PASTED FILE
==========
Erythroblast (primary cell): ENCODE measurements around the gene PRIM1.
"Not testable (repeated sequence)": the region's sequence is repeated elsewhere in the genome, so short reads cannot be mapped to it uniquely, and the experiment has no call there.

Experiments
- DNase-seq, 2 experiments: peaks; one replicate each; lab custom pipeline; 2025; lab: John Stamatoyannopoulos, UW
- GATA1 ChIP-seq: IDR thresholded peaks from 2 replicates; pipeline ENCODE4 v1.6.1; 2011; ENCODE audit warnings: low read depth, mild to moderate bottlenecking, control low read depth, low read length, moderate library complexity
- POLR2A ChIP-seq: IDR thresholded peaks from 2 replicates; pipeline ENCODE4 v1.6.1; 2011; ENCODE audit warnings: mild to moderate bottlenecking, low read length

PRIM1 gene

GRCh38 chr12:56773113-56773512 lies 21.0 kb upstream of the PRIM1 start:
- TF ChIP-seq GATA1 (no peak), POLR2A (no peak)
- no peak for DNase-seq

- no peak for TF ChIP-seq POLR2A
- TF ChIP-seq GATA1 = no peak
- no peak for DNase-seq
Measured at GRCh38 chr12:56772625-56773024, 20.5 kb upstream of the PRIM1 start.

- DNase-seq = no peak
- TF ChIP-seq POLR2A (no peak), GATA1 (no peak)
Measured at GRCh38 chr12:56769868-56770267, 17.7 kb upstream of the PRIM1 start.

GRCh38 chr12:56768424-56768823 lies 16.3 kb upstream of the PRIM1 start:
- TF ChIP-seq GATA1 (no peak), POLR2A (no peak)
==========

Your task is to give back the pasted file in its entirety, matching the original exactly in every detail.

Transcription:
Erythroblast (primary cell): ENCODE measurements around the gene PRIM1.
"Not testable (repeated sequence)": the region's sequence is repeated elsewhere in the genome, so short reads cannot be mapped to it uniquely, and the experiment has no call there.

Experiments
- DNase-seq, 2 experiments: peaks; one replicate each; lab custom pipeline; 2025; lab: John Stamatoyannopoulos, UW
- GATA1 ChIP-seq: IDR thresholded peaks from 2 replicates; pipeline ENCODE4 v1.6.1; 2011; ENCODE audit warnings: low read depth, mild to moderate bottlenecking, control low read depth, low read length, moderate library complexity
- POLR2A ChIP-seq: IDR thresholded peaks from 2 replicates; pipeline ENCODE4 v1.6.1; 2011; ENCODE audit warnings: mild to moderate bottlenecking, low read length

PRIM1 gene

GRCh38 chr12:56773113-56773512 lies 21.0 kb upstream of the PRIM1 start:
- TF ChIP-seq GATA1 (no peak), POLR2A (no peak)
- no peak for DNase-seq

- no peak for TF ChIP-seq POLR2A
- TF ChIP-seq GATA1 = no peak
- no peak for DNase-seq
Measured at GRCh38 chr12:56772625-56773024, 20.5 kb upstream of the PRIM1 start.

- DNase-seq = no peak
- TF ChIP-seq POLR2A (no peak), GATA1 (no peak)
Measured at GRCh38 chr12:56769868-56770267, 17.7 kb upstream of the PRIM1 start.

GRCh38 chr12:56768424-56768823 lies 16.3 kb upstream of the PRIM1 start:
- TF ChIP-seq GATA1 (no peak), POLR2A (no peak)